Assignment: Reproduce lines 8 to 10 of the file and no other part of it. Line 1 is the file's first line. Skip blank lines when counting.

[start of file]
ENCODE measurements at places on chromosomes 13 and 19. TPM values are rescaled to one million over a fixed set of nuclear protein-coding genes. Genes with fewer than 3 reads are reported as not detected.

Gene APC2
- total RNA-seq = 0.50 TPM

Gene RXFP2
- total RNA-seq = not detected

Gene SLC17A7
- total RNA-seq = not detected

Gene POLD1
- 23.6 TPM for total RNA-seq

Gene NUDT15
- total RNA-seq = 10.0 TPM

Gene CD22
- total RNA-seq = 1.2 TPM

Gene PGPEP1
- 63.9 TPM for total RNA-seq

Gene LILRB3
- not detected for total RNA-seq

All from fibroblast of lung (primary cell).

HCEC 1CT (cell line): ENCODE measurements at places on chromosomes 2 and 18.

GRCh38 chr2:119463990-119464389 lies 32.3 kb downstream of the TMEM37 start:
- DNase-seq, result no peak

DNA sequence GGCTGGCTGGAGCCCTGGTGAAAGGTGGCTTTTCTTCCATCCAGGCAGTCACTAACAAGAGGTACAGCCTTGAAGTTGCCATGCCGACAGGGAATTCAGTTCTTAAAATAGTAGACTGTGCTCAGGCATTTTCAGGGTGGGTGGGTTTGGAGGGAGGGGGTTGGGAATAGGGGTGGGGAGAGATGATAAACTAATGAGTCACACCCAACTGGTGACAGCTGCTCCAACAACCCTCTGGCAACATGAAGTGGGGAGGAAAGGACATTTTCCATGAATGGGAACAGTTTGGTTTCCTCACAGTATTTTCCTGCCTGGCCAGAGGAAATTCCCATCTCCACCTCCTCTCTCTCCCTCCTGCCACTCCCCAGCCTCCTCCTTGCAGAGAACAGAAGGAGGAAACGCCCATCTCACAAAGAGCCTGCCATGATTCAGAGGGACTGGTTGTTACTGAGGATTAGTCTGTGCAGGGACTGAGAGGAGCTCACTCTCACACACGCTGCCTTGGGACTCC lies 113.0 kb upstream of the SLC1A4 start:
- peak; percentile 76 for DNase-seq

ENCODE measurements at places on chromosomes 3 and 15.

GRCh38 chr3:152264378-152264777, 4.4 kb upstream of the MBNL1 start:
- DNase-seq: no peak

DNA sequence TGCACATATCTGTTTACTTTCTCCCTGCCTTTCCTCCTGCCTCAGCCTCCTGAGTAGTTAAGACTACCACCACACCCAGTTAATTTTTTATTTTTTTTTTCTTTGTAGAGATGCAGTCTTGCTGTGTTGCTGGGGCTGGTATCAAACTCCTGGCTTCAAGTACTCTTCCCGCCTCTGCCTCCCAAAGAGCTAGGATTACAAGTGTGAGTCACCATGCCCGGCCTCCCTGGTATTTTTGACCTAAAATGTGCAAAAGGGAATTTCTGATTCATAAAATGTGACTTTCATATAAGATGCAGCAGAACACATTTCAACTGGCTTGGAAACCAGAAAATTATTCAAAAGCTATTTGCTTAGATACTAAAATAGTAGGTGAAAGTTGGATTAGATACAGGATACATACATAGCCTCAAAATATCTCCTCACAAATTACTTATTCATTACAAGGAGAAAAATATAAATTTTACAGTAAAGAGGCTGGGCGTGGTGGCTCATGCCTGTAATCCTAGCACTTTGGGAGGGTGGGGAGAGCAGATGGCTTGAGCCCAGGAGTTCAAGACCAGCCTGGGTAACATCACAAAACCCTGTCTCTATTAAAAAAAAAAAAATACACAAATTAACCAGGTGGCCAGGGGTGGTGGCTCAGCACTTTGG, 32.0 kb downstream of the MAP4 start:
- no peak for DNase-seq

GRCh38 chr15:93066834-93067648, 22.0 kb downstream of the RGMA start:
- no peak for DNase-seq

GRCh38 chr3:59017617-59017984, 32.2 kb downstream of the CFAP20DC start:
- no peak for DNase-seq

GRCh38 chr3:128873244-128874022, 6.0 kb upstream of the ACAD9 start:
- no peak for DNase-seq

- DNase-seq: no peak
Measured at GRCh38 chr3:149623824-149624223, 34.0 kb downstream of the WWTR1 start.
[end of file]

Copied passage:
Gene POLD1
- 23.6 TPM for total RNA-seq

Gene NUDT15